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‘Minnesota Students Vote 2016’ Mock Election Results

November 1, 2016

Over 77,000 high school students have voted so far in Minnesota’s first statewide mock election for president

SAINT PAUL — Today, Secretary of State Steve Simon announced the first round of results for Minnesota Students Vote 2016, the first statewide mock election for high school students. Over 77,000 students from 213 high schools so far have cast a mock ballot for U.S. President.

The results show, as of Oct. 31, Donald J. Trump and Michael R. Pence (Republican) narrowly defeating Hillary Clinton and Tim Kaine (Democratic-Farmer-Labor) by about two percent—34.97% to 32.89%. The Trump/Pence ticket received 26,930 votes and the Clinton/Kaine ticket received 25,333 votes. Additional high schools have scheduled their mock election between now and Election Day (November 8), and results will be updated at that time.

Click here to visit the Students Vote 2016 results page, which includes full statewide results, individual school results, school district maps, and additional information.

“The Students Vote 2016 initiative is about getting good habits started early and this year tens of thousands of young and soon-to-be voters had the opportunity to get invaluable, hands-on experience with the electoral process,” said Secretary Simon. “I’m especially grateful to the hundreds of schools, administrators, teachers and students who helped administer the mock election, and the over 77,000 students who made their voices heard.”

High schools were required to report results by 5 p.m. on Wednesday, Oct. 26 for inclusion in the first round of results. Each high school was given the ability to decide how and where the voting took place, whether in one central location, over the lunch hour, in individual classrooms, or something entirely different.

What teachers, administrators and students are saying about Students Vote 2016:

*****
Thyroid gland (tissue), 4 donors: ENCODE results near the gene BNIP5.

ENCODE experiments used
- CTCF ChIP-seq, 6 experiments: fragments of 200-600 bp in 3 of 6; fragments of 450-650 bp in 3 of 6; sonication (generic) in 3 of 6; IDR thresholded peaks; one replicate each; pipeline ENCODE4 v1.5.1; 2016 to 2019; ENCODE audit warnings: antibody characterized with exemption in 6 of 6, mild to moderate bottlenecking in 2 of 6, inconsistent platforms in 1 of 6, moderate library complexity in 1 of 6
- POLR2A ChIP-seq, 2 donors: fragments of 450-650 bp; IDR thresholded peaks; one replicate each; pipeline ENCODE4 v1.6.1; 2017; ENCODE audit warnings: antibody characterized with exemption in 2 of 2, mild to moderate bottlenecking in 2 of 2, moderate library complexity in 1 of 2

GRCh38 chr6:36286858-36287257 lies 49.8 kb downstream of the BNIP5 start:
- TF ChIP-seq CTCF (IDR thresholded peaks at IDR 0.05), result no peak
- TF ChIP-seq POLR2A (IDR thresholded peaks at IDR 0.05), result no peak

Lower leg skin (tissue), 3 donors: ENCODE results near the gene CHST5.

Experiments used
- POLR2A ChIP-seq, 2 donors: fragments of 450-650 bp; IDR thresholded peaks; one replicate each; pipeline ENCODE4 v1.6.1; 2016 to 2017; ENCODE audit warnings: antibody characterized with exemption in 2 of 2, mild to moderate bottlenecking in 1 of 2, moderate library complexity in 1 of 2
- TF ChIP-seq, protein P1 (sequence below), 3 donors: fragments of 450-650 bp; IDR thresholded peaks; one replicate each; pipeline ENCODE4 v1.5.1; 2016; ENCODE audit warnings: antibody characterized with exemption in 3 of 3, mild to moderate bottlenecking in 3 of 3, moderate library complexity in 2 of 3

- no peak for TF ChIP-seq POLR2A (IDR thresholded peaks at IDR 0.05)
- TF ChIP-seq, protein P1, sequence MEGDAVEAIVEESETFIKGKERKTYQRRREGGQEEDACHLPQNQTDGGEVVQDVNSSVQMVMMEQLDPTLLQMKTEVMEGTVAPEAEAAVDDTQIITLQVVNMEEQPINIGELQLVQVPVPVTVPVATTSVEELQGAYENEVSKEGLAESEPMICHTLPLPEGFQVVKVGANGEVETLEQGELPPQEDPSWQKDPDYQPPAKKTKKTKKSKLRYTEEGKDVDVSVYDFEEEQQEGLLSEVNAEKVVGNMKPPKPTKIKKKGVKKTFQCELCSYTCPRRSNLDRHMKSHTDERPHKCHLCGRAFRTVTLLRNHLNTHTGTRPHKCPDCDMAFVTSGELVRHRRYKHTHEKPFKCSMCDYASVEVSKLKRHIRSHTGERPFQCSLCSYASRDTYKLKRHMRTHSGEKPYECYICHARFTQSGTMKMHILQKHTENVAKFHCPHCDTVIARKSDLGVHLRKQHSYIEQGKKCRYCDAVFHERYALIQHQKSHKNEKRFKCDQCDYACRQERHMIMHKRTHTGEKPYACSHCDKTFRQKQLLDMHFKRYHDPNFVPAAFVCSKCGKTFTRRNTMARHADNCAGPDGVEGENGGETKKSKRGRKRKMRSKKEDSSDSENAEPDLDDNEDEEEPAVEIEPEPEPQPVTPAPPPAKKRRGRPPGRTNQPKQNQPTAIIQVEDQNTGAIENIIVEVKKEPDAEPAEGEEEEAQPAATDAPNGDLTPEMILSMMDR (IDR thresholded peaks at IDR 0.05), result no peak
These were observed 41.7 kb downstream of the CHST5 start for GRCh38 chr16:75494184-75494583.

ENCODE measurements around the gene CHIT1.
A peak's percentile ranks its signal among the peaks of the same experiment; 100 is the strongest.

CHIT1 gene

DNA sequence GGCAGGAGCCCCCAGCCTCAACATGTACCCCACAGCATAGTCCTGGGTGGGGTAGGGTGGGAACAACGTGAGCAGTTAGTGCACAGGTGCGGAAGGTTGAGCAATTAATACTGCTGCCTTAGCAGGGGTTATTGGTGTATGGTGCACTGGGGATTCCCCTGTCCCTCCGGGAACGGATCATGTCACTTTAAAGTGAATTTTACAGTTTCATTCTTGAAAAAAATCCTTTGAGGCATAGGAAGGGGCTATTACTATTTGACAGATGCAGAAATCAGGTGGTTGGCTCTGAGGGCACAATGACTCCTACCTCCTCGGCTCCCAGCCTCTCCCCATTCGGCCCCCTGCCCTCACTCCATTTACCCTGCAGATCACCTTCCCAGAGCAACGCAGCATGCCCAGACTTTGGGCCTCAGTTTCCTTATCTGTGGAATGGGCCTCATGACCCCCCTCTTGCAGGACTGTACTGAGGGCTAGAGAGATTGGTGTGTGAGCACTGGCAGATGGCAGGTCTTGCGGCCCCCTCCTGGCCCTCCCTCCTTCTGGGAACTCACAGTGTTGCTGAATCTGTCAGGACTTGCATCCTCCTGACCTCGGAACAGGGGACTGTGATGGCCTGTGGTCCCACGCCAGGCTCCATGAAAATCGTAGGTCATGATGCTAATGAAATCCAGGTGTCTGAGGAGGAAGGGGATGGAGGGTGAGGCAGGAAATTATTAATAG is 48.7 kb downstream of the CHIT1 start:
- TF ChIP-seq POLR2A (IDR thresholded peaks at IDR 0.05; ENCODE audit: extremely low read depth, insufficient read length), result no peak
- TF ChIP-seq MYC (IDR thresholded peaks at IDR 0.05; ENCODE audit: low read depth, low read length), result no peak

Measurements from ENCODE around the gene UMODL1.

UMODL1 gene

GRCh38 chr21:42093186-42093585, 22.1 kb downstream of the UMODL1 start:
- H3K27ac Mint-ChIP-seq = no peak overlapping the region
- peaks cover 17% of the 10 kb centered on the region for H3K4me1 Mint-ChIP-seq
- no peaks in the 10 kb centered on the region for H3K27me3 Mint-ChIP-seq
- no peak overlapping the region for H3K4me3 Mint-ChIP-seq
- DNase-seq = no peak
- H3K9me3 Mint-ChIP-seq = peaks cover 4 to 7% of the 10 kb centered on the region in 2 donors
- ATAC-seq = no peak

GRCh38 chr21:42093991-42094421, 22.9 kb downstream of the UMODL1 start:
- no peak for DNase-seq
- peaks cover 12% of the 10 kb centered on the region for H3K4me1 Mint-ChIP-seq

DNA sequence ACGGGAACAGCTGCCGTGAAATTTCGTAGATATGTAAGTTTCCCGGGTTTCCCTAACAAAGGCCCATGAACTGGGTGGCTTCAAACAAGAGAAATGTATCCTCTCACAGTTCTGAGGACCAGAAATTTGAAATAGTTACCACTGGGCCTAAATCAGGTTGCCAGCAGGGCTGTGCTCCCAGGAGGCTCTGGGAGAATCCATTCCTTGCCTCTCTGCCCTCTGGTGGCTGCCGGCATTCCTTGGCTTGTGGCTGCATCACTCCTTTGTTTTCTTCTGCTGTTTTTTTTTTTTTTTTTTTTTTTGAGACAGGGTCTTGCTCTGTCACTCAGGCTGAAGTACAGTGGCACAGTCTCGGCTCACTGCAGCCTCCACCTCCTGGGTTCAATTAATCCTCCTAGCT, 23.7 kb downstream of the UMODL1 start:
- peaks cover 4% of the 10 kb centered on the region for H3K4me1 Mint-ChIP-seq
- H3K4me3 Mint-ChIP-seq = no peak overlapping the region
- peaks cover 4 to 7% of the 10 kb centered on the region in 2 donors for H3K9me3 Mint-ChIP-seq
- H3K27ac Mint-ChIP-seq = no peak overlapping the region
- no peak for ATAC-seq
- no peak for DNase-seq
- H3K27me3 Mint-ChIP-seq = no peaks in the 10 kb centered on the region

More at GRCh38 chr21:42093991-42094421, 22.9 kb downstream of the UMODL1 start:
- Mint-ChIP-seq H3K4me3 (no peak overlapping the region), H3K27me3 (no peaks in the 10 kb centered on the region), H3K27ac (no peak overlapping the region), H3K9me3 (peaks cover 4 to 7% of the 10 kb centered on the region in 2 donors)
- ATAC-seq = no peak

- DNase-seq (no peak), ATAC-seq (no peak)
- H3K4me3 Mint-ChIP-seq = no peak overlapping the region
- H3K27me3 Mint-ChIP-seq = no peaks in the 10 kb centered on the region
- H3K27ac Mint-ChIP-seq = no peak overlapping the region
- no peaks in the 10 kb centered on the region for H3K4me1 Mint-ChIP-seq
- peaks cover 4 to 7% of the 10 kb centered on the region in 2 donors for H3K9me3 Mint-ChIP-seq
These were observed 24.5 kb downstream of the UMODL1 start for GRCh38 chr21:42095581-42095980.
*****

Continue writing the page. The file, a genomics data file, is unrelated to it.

• “This was an excellent opportunity for the students to see democracy in action.” [Faribault Daily News, 10/27/16]

  • "It empowers the kids to take part in politics… I'm always trying to make things relevant. Isn't it cool that they get to vote at 15, 16? Taking part in the political action is very cool." [Bemidji Pioneer, 10/26/16]

  • "Their vote matters, they need to see how accessible the voting process is, that they can participate, decisions are made by those who show up.” [KSTP, 10/26/16]

  • "Ms. Gardner, that's the first time someone from our family voted," said Guydan Hajsakor, 17, a Syrian refugee who has been in the U.S. about 11 months. "You know, my dad never went for the Syrian presidential race because he said it's a big lie." He said he plans to vote in the next presidential election when he'll be a citizen. "It's a big deal, your voice is heard," Hajsakor said. "When I'm a citizen, my voice will matter." [Rochester Post-Bulletin, 10/25/16]

  • “It’s nice to see what a ballot looks like so we’re not surprised when we actually can vote.” [Hibbing Daily Tribune, 10/21/16]

  • “It’s nice to kind of get a feel for what a real election is like.” [Faribault Daily News, 10/27/16]

  • “I think it's awesome because they're learning the actual process instead of just us talking about it, they actually get to see how it works.” [Rochester Post-Bulletin, 10/26/16]

  • “It gives the students some ownership… It gives them a voice and lets the students watch the elections and think about the difference between them as students and the real voters." [Detroit Lakes Tribune, 10/26/16]

  • "When they enter a real polling place for the first time, everything that they're seeing or experiencing is not completely foreign to them." [KEYC, 10/26/16]

  • "They have at the very least an opportunity to become aware, to open them up to new ideas, to give them a taste of citizen participation.” [Fargo Forum, 10/26/16]

  • "This is kind of a good practice run to see what the ballot looks like and stand in the cubicle to see who you want to vote for.” [KSTP, 10/28/16]

  • "My hope for this is to be long term, letting the students be active in the elections for the rest of their lives.” [Detroit Lakes Tribune, 10/26/16]

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